Vol. VI No. 33 - Tuesday
October 9, - October 15, 2007

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by Saichon Paewsoongnern

HEADLINES [click on headline to view story]:

Thailand – biggest investor in Myanmar

Thailand – biggest investor in Myanmar

The continuing violence in Myanmar caused by the military government’s crackdown on street protests will have an impact on businesses owned by many groups of Thai investors in the country, according to the Kasikorn Research Centre.
The leading think tank reported that should the unrest drag on, and escalate, it would affect Thai businesses investing in tourism in Myanmar since foreign tourists would reduce their travel into the country.
At the same time, Thai businesses investing in production for export in Myanmar might be affected by additional international sanctions.
At present, Thai businesses have invested in various areas including production, hotels and tourism, fishery, mining, transportation, oil and natural gas drilling, construction, property, and agriculture.
The KRC forecast indicated that should the violence persist, Myanmar would face more economic sanctions from the international community, particularly the United States, the European Union and Japan.
It said investment made by Thai investors in hotel and tourism businesses in Myanmar totaled US$228.6 million. Investment projects by Thai businesses made in the production industry in Myanmar are worth $614.6 million, the fisheries industry $171 million and agriculture the smallest at $2.7 million.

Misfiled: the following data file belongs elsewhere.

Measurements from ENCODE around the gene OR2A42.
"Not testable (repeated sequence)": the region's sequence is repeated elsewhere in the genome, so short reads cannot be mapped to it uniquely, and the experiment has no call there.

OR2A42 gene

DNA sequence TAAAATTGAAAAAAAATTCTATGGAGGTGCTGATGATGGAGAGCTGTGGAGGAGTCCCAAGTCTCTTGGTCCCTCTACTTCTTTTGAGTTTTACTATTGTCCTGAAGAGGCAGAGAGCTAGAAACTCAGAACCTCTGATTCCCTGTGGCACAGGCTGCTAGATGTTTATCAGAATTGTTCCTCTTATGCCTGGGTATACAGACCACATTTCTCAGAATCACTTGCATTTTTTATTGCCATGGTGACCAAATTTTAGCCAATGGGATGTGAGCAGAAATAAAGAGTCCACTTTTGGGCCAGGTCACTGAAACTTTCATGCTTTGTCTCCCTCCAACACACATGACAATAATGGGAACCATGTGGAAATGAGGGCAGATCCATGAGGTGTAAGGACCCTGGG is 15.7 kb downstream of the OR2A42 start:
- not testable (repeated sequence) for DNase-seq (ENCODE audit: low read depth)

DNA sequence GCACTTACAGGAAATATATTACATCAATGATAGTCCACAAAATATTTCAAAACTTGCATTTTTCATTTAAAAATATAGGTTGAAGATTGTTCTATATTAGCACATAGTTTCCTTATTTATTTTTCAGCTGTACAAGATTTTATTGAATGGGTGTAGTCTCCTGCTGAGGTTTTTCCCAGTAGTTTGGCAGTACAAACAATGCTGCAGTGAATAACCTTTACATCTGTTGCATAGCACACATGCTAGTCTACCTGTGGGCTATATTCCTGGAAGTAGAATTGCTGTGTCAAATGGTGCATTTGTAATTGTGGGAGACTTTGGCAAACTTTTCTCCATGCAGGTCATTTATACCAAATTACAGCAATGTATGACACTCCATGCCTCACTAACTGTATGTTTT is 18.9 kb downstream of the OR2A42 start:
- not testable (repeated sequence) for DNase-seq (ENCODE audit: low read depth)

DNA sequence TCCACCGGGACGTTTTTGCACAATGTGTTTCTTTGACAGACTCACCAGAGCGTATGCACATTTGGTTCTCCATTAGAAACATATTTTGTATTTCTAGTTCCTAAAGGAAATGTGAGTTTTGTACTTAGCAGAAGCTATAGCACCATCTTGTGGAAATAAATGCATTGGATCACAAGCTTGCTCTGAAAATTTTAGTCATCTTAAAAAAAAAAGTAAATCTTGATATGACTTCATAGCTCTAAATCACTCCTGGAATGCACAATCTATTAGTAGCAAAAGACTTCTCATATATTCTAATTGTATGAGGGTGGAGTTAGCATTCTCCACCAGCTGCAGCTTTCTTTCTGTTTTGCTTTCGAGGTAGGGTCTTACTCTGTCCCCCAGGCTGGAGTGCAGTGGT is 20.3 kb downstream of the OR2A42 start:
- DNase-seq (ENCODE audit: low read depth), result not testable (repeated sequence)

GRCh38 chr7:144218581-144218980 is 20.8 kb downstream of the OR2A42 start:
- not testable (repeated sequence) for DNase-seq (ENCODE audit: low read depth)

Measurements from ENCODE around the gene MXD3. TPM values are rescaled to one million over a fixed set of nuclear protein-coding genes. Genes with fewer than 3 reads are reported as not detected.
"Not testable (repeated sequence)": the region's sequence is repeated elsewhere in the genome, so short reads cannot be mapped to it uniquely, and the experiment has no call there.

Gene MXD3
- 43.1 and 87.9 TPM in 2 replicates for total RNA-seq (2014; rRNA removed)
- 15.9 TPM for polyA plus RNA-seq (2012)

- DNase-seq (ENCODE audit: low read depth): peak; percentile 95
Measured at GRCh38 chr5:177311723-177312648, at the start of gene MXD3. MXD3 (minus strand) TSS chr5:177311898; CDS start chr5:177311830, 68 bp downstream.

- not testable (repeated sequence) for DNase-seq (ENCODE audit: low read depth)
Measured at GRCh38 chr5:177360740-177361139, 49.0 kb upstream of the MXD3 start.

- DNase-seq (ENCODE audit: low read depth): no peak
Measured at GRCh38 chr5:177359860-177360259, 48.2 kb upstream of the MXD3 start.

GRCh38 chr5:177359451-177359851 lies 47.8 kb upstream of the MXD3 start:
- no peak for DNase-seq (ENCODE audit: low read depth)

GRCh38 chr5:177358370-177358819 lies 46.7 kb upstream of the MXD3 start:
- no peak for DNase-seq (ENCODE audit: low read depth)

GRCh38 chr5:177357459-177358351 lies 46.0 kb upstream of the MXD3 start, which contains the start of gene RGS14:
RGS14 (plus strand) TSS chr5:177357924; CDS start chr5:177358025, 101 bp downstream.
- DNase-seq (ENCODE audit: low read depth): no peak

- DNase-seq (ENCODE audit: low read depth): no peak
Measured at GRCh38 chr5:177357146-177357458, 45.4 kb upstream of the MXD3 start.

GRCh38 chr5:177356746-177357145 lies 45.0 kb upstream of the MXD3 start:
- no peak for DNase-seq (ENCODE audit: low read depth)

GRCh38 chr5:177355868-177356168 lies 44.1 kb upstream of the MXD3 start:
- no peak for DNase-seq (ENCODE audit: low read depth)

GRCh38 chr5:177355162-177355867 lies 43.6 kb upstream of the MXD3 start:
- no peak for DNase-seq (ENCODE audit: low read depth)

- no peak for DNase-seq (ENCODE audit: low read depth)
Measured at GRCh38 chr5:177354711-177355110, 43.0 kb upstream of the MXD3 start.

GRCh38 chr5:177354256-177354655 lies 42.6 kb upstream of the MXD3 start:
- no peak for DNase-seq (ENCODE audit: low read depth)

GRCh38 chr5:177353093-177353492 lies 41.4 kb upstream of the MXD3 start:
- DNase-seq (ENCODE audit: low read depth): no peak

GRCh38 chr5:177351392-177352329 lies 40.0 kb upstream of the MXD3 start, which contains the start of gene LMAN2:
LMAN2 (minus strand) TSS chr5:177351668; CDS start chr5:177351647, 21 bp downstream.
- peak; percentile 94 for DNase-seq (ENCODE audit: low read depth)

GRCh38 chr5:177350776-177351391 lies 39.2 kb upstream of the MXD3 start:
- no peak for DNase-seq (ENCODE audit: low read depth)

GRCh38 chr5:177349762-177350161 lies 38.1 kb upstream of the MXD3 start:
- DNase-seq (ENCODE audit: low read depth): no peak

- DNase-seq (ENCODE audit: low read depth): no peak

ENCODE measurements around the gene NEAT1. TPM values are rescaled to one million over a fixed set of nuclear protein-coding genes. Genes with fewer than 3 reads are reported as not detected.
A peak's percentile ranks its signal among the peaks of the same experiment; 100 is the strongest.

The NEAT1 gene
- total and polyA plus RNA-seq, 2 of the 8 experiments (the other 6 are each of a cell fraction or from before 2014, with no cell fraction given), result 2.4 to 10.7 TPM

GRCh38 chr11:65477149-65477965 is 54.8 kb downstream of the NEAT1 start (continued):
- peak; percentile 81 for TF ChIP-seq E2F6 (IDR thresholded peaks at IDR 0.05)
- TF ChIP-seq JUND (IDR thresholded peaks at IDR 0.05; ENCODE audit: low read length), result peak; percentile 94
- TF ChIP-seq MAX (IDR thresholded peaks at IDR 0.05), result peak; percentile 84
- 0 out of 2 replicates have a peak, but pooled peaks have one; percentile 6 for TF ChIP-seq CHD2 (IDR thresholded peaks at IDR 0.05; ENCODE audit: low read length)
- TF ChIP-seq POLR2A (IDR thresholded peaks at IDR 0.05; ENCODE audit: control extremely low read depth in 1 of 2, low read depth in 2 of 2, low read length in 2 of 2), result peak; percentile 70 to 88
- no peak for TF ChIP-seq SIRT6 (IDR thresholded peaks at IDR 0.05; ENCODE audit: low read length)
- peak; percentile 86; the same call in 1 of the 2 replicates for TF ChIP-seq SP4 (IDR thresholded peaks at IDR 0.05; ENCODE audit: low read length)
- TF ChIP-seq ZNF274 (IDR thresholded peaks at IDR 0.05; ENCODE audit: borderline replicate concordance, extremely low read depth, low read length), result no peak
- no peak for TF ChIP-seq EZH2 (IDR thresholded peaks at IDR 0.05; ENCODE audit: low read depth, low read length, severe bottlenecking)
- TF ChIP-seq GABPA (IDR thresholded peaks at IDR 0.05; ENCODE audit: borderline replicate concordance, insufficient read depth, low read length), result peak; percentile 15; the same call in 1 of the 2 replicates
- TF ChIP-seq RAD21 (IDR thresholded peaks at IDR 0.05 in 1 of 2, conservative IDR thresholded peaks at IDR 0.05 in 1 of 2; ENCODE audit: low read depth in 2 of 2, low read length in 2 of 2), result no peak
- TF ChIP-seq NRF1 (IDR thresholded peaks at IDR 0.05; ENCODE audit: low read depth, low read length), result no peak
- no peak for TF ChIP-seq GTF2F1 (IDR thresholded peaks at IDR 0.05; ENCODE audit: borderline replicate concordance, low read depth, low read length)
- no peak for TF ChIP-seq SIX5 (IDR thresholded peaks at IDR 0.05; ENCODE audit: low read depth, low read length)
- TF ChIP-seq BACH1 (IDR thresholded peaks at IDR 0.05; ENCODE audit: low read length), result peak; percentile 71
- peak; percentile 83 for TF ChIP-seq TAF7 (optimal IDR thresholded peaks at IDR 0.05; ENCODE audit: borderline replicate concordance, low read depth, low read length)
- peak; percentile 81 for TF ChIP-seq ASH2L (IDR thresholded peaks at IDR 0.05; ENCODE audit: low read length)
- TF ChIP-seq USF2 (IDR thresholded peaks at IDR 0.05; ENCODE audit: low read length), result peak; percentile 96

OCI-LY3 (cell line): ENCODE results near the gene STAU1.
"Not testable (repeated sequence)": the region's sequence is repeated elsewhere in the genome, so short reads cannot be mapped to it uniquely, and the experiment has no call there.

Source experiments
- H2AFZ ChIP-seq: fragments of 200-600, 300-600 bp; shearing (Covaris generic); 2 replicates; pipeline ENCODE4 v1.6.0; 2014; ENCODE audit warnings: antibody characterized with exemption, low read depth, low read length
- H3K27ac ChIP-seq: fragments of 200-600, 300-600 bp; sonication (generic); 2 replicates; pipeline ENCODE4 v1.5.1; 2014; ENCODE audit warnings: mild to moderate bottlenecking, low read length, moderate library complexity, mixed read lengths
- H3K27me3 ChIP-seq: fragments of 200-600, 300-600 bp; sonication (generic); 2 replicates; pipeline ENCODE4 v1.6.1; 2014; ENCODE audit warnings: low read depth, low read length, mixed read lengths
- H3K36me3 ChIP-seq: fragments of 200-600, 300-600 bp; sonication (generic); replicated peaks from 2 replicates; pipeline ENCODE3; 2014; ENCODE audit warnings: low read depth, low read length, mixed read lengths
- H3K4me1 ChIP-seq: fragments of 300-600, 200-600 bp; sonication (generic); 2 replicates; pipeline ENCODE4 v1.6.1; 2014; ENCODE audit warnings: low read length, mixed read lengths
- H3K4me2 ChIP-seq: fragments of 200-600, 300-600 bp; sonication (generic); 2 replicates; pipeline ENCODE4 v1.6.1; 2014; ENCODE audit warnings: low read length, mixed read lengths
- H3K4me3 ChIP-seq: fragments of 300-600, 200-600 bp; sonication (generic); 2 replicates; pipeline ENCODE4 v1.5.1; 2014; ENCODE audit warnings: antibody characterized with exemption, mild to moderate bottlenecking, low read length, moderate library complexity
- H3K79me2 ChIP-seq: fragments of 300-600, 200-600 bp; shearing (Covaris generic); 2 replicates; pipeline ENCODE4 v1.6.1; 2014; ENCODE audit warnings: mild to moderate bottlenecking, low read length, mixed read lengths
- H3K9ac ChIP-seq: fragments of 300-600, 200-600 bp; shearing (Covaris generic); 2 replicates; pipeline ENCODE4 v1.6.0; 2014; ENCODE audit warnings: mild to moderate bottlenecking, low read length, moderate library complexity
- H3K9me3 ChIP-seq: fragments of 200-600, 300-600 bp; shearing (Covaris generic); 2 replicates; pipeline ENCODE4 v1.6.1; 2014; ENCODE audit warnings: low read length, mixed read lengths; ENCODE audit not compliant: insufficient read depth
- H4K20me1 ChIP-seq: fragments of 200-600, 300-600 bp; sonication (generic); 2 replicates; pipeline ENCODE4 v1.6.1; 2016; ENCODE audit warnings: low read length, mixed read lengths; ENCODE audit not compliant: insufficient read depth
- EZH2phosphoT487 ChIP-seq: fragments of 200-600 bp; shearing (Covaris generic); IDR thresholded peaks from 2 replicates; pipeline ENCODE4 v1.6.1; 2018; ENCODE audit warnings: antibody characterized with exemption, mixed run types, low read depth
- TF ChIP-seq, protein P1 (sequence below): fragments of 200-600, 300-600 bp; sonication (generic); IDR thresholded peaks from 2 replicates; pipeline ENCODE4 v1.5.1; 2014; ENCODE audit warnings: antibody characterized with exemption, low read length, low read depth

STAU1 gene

Power generating projects invested by Thailand in Myanmar worth $6.03 billion baht involve the construction of hydro-power dams along the Salween River, which is expected to take six years to complete.
The project value, combined with that of other investment projects, brought up the total investment value Thailand has in Myanmar to $7.38 billion baht.
Thailand is the biggest investor in Myanmar with Singapore, Malaysia, and Indonesia coming second, third and fourth respectively.
Regarding the border trade with Myanmar, KRC believes trade activities along the border of the two countries would be sluggish only in the short run unless the violence escalated to such an extent that the border crossing would be closed. TNA

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